Cloud Firestore is a blazing-fast, serverless NoSQL database, perfect for powering web and mobile apps of any size. Grab the complete guide to learning Firestore, created to show you how to use Firestore as the engine for your own amazing projects from front to back.

Table of Contents

Getting Started with Firestore

  • What is Firestore? Why Should You Use It?
  • Setting Up Firestore in a JavaScript Project
  • Firestore Documents and Collections
  • Managing our Database with the Firebase Console

Fetching Data with Firestore

  • Getting Data from a Collection with .get()
  • Subscribing to a Collection with .onSnapshot()
  • Difference between .get() and .onSnapshot()
  • Unsubscribing from a collection
  • Getting individual documents

Changing Data with Firestore

  • Adding document to a collection with .add()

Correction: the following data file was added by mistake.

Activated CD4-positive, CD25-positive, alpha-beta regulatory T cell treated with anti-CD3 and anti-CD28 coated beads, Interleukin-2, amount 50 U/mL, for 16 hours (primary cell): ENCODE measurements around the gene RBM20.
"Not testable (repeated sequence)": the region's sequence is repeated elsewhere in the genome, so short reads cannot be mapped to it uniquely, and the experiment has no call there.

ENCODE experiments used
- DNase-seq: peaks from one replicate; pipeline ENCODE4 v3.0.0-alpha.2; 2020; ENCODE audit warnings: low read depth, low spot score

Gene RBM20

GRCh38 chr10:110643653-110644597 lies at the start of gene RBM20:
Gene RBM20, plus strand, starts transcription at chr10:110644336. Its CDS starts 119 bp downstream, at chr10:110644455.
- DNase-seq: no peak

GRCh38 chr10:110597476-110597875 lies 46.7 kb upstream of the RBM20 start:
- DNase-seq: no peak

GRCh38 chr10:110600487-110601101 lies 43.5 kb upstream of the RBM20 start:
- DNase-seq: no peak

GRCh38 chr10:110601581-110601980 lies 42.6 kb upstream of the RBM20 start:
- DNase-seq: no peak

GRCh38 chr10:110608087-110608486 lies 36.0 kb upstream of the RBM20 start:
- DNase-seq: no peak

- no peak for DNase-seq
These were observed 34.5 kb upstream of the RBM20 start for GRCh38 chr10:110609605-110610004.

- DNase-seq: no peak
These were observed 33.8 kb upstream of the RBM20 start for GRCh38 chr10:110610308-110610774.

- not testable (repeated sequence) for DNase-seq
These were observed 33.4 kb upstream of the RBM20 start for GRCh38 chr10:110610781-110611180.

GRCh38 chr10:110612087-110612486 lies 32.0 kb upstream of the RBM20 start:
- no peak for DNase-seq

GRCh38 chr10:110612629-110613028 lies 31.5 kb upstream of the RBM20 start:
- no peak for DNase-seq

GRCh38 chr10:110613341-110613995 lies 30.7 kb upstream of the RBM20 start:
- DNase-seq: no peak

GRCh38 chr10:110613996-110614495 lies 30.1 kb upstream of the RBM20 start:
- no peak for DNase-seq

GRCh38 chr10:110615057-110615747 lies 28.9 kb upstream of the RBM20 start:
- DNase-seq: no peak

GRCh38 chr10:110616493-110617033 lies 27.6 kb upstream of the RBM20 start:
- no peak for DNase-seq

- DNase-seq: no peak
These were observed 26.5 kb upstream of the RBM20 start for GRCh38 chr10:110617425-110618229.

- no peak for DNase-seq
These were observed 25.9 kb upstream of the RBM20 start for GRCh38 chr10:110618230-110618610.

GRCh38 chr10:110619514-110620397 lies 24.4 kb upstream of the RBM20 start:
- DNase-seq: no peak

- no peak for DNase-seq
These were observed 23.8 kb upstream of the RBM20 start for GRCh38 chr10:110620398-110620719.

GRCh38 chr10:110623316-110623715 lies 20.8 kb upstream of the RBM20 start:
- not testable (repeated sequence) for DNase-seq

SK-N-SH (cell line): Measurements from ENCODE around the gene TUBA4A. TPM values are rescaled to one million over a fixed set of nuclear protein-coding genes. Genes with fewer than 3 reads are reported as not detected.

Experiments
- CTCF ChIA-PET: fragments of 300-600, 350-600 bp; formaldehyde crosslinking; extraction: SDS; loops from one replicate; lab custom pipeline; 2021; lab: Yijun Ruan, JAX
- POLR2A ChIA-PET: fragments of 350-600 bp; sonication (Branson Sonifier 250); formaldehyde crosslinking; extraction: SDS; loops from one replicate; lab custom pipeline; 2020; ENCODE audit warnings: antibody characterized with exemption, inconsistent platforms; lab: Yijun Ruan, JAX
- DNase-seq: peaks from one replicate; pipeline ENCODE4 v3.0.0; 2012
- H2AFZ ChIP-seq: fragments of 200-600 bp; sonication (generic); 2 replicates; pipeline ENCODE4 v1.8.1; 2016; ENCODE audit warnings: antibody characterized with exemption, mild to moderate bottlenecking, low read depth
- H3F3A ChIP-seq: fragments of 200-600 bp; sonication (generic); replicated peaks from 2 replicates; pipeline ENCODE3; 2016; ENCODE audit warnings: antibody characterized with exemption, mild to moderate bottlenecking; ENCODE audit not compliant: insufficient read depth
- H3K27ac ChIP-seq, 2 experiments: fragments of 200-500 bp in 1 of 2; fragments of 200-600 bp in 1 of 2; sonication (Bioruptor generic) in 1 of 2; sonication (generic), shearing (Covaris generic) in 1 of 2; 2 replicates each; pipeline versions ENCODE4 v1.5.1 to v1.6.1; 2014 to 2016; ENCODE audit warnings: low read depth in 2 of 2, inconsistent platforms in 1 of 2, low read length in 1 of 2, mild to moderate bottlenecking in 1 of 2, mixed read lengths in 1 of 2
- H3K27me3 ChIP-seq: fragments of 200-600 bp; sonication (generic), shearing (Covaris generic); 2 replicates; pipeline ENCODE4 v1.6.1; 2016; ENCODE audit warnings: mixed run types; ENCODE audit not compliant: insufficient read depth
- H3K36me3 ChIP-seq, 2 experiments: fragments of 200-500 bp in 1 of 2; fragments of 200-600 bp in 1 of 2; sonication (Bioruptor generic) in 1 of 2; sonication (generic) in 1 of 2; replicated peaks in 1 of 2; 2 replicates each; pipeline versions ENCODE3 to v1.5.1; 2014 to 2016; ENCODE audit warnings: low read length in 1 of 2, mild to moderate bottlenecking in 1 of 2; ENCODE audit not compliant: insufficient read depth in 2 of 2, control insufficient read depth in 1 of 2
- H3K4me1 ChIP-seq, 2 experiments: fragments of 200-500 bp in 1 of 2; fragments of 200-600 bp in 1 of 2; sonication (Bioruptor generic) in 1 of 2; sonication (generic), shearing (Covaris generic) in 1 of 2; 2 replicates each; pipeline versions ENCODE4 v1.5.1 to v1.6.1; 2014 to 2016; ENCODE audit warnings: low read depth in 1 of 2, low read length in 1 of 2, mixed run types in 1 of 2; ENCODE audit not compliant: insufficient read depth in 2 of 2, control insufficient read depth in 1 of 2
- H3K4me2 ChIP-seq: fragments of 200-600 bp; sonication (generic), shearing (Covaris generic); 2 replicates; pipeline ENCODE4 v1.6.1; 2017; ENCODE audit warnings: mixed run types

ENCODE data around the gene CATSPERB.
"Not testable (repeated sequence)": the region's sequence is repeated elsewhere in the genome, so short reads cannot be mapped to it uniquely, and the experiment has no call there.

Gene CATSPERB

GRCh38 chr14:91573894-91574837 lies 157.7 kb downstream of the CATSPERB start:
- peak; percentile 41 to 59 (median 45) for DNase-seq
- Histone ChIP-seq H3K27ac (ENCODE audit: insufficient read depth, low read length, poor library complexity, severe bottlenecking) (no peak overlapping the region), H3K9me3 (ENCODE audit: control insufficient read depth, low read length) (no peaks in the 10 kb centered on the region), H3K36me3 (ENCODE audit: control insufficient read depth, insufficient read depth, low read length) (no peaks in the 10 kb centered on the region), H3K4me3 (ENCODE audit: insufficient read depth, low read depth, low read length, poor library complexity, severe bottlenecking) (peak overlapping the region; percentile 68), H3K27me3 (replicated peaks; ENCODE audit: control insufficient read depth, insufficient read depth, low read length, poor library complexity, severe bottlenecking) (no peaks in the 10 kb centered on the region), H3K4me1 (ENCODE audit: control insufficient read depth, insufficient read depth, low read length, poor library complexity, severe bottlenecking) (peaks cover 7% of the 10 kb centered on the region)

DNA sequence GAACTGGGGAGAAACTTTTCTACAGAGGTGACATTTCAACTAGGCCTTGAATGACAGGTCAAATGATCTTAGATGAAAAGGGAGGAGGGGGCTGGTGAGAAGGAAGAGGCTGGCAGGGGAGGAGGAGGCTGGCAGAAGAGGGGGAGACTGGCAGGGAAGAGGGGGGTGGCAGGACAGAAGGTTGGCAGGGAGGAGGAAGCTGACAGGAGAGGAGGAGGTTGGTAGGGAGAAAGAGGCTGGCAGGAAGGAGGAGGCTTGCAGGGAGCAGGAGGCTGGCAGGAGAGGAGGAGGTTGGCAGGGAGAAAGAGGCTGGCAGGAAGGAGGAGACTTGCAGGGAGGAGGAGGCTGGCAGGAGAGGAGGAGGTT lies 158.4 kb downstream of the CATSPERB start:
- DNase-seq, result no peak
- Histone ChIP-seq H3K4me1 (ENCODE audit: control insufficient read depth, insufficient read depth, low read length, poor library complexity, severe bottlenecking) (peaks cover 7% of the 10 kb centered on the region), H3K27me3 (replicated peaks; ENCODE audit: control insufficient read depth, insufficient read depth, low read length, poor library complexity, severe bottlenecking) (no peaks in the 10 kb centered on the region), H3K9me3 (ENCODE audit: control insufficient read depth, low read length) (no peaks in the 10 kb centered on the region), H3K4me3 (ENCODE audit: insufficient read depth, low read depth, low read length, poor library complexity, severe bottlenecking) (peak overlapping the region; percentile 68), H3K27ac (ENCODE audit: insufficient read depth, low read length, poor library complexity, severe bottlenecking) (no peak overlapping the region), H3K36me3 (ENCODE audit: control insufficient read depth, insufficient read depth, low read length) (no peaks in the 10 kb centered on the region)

• Adding a document to a collection with .set()
  • Updating existing data
  • Deleting data

Essential Patterns

  • Working with subcollections
  • Useful methods for Firestore fields
  • Querying with .where()
  • Ordering and limiting data

Note: you can download a PDF version of this tutorial so you can read it offline.

What is Firestore? Why Should You Use It?

Firestore is a very flexible, easy to use database for mobile, web and server development. If you're familiar with Firebase's realtime database, Firestore has many similarities, but with a different (arguably more declarative) API.

Here are some of the features that Firestore brings to the table:

⚡️Easily get data in realtime

Like the Firebase realtime database, Firestore provides useful methods such as .onSnapshot() which make it a breeze to listen for updates to your data in real time. It makes Firestore an ideal choice for projects that place a premium on displaying and using the most recent data (chat applications, for instance).